Editors Note: Author and educator Rosiland Wisesman penned the 2002 book Queen Bees & Wannabes, which was adapted by Tina Fey into the 2004 film Mean Girls, produced by the late Jill Messick. Wiseman is also founder of Cultures of Dignity, which works with communities to shift the way we think about young people’s physical and emotional well-being. She wrote this guest column for Deadline.

Sixteen years ago I wrote a book about girls and their social lives called Queen Bees & Wannabes. I wrote it because I wanted adults to appreciate the seemingly small things — like best friend breakups, gossip, and dealing with boys who make sexually explicit gestures and then dismiss you for being “uptight” when you tell him to stop — all have on girls’ emotional well being.

Mean Girls
“Mean Girls”

I had no idea that this “Girl World” I was describing would turn into the movie Mean Girls or what impact it would have on people. My friend, Jill Messick, was on of the producers of Mean Girls and from the beginning, Jill understood that while Tina Fey had written a brilliant comedic screenplay, the movie had the opportunity to shed light on girls’ friendships and how important it was (and is) for girls to support each other.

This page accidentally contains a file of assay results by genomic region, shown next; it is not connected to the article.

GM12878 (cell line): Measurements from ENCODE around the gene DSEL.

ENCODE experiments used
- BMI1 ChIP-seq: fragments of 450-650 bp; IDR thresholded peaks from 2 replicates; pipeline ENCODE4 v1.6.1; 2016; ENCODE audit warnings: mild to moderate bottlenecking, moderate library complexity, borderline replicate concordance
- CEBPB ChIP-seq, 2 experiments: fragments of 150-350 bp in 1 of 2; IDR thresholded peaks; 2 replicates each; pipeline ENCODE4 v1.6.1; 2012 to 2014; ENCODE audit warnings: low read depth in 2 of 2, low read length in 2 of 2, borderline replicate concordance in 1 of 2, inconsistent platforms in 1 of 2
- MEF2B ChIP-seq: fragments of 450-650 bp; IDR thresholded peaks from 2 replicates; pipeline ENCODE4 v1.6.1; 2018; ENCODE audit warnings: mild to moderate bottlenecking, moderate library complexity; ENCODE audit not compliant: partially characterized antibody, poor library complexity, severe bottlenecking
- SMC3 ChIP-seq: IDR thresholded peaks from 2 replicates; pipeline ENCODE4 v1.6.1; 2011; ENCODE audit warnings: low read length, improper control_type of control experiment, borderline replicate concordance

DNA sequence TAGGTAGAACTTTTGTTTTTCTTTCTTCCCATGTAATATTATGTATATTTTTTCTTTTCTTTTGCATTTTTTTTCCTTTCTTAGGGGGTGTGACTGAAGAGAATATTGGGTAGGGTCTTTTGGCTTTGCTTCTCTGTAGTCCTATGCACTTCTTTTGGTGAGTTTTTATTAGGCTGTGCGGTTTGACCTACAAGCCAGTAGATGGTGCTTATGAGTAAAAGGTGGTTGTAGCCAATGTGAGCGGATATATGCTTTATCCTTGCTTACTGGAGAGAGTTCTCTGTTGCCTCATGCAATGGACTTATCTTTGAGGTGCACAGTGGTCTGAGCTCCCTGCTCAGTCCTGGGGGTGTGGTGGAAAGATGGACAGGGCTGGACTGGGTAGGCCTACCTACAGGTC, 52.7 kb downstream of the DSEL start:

Now, sixteen years later I am still working with teens but it is our “Adult” world that is obviously falling apart.

The #MeToo movement is long overdue. Real abuses have occurred and continue to occur in every segment of our society. The systemic abuse of power and that we have collectively ignored as so many among us are marginalized, abused, and dismissed is a fundamental threat to the emotional health and physical well-being of all our communities. It has been so for a long time and many more of us see the consequences now.

Jill Messick
Jill Messick

Jill took her life when she became caught in an adult version of the ends justifying the means in the #MeToo movement. I have seen this before. Countless times I have comforted young people who believe their life is over because someone used them to get revenge on someone else. And Jill, just like so many young people I work with, believed there was no escape.

As a woman who has advocated for women and girls empowerment my entire life, I am calling on all of us to demand integrity as we speak truth to power. We must hold ourselves accountable as we seek to hold others accountable. We can not abuse the platforms from which we speak in our desire to be validated. We must treat each other, every one of us, with dignity when we bring to light these abuses. And when our moral compass has gone off course, the only way to begin to make it right is to acknowledge the impact of our actions.

As I say to my students, being honorable doesn’t matter when you’re getting along with people. It’s the moments when you have made mistakes, when you are angry, when you think you are in the right and you are tempted to lash out, that who you are, your character, your honor, matter most. That is what strong principled women do. We uphold the dignity, the worth of all people — whoever they are.

That is what we all must do. Let’s honor Jill’s life by demanding to see the dignity in all.